To date there have been three official polling surveys in the UK each asking whether transgender women should or should not be allowed in women’s sporting events (Populus 2018, You Gov 2018, You Gov 2020). In 2018 just over a quarter of respondents answered ‘yes’. By 2020 this dropped to just one in five respondents with a concomitant increase in the number of ‘no’s.
Media coverage of transwomen in sport has increased substantially in the past two years. Increased public awareness and access to information has coincided with falling public support for the trans-inclusive rules first adopted by the IOC in 2015 and then followed by all major sports governing bodies.
While support for someone’s gender identity is relatively high in the UK – up to 43% agree with the phrase “transwomen are women” – the public can and do distinguish between gender identity and biological sex, particularly in contexts such as sport where the latter is acknowledged as relevant. In such cases it is largely accepted that policies need to be based on an individual’s biological sex rather than on their preferred gender identity.
Notably, around a 25% of respondents consistently answered ‘don’t know’ or ‘prefer not to say’ to survey questions about transgender women, including about their inclusion in female sport. This is unusually high (the norm for ‘sensitive’ questions is around 5% of respondents). Given that pro-trans campaigns have promoted the idea that only trans people can or should comment on trans lives, it’s possible that people felt unqualified to comment, or unwilling to risk appearing ‘transphobic’. Whatever the reason, many people are likely to feel that it’s inappropriate for them to have a view on these questions. This factor should be taken into account when assessing the popularity or otherwise for any policy on transgender inclusion.
In additional to anonymous polling surveys there are other signs of widespread public support to reserve women’s sport for the female sex. This includes a public petition hosted by the US campaign group called Save Women’s Sport currently at over 15,000 signatures. Article 7 of the Declaration of Women’s Sex-based Rights also calls for single-sex sporting opportunities for women. This document has been endorsed by over 200 organisations and has received over 11,000 signatories of support.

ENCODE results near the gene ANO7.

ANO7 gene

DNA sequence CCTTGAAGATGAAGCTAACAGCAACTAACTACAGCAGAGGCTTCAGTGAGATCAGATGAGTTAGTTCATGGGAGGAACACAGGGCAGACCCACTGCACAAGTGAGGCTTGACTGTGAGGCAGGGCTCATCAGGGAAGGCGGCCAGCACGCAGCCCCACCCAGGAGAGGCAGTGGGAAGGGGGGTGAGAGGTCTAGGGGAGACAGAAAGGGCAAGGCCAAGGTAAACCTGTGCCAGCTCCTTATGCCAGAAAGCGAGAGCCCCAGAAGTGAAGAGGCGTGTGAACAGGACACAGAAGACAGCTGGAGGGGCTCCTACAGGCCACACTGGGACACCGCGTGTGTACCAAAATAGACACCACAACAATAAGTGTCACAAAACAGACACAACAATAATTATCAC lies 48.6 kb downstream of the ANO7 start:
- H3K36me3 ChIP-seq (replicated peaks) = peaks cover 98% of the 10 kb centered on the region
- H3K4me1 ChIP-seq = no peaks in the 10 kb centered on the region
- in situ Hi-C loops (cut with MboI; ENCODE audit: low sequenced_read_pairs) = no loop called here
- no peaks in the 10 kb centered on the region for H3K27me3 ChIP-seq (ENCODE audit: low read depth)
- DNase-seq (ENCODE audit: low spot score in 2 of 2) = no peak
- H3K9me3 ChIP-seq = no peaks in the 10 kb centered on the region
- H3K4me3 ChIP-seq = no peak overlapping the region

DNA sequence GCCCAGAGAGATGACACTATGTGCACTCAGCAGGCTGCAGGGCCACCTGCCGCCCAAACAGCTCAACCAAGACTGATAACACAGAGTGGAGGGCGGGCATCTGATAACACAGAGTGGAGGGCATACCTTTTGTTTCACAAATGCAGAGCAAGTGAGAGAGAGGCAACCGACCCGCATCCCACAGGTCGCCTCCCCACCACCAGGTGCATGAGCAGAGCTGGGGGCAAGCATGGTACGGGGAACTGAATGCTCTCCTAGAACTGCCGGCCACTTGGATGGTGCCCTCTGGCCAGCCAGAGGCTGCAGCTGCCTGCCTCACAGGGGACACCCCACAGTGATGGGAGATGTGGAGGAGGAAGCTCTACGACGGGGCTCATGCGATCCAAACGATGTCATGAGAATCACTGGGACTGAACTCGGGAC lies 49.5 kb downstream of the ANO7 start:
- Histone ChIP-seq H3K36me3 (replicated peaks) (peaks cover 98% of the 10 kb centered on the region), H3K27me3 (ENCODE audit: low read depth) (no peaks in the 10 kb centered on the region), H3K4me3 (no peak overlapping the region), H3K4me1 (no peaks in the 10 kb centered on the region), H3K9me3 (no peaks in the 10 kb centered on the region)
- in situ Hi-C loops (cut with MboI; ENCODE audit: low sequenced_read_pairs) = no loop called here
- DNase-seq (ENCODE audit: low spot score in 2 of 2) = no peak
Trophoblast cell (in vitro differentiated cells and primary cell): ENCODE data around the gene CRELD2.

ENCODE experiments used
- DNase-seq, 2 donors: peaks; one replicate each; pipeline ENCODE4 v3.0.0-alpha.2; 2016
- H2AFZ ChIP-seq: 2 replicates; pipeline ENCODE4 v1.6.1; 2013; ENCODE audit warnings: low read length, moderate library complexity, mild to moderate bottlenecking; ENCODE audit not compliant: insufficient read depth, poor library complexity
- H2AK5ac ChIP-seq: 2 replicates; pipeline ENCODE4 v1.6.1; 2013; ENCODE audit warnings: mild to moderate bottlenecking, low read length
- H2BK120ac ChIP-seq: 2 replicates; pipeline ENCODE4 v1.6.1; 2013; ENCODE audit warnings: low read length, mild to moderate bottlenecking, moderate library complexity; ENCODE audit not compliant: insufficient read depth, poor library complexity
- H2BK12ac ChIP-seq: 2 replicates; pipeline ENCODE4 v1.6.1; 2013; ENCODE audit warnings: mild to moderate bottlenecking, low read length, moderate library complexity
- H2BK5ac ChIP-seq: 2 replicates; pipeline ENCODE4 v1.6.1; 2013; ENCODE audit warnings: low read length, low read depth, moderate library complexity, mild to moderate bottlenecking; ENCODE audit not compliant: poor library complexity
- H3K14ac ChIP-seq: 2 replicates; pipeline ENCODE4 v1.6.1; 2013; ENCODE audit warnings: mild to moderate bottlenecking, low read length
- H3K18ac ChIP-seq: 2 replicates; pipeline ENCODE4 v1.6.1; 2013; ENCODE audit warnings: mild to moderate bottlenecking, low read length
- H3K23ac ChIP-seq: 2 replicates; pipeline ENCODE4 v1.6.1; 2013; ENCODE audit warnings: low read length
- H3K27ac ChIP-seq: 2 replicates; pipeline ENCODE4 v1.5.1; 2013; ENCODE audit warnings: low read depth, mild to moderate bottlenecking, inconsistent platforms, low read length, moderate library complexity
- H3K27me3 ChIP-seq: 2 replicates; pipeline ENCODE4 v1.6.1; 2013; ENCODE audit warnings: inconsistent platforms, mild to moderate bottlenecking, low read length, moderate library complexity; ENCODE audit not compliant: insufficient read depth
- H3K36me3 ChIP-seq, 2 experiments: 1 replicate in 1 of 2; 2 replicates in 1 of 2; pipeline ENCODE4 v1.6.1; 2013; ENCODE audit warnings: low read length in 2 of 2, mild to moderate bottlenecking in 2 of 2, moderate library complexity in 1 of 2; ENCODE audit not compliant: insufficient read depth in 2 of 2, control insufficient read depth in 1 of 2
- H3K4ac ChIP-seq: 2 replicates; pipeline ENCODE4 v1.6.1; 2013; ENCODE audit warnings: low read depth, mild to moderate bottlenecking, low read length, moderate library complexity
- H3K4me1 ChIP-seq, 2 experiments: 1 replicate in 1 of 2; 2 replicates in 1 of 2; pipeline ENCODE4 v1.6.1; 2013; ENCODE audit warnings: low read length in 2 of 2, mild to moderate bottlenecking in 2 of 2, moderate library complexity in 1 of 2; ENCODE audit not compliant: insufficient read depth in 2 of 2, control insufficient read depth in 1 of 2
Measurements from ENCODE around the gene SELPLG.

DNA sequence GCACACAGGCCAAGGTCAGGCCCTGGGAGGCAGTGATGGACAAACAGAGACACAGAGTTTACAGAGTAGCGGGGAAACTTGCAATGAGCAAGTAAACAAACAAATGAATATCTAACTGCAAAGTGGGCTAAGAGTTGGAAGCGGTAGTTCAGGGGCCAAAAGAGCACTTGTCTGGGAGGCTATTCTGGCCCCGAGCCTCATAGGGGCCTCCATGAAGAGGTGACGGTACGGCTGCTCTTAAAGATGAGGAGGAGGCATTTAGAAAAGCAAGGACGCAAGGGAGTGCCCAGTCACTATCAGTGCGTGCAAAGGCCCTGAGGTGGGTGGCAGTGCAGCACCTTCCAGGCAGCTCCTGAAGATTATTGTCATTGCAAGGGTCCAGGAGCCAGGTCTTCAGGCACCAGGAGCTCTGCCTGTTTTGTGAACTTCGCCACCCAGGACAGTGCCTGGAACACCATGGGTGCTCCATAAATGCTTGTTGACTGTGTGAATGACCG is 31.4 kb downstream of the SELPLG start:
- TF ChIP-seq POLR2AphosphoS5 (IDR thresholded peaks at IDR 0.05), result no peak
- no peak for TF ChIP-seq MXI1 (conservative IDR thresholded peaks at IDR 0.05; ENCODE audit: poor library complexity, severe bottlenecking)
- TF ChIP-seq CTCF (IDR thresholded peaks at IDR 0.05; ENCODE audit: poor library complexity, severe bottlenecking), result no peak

In June 2019 over 700 people attended a women’s sport event in London to discuss the impact of trans inclusion on women and girls.
In response to increased public concern and developing scientific evidence, the UK Sports Councils have now commissioned a detailed review of their own 2015 guidelines for transgender eligibility domestic competitive sport. Similarly, when asked about their current policy on transgender inclusion by Fair Play For Women, a majority of sports national governing bodies in the UK say their rules are ‘under review’.
Rugby Union may be the first sport to move away from the IOC’s principle of trans inclusion in light of new evidence, but it is unlikely to be the last.
In advance of their transgender meeting in February, World Rugby conducted a confidential survey of elite female Rugby player views. They asked 65 players from the UK if they thought transwomen should be eligible for the female game. Less than 10% agreed with inclusion with the vast majority saying no (63%) or don’t know (27%). This shows elite female players share similar views to the general public. Most wish to retain women’s sport for the female sex.
In contrast, few female athletes feel able to speak freely and safely about transgender inclusion in women’s sport. This is in stark contrast with the ease with which supporters of transgender inclusion can signal their views. For example, an open petition against World Rugby’s new transgender eligibility guidelines containing a number of factual errors has been widely circulated across popular on-line rugby forums, gathering over 15,000 signatories and BBC news coverage.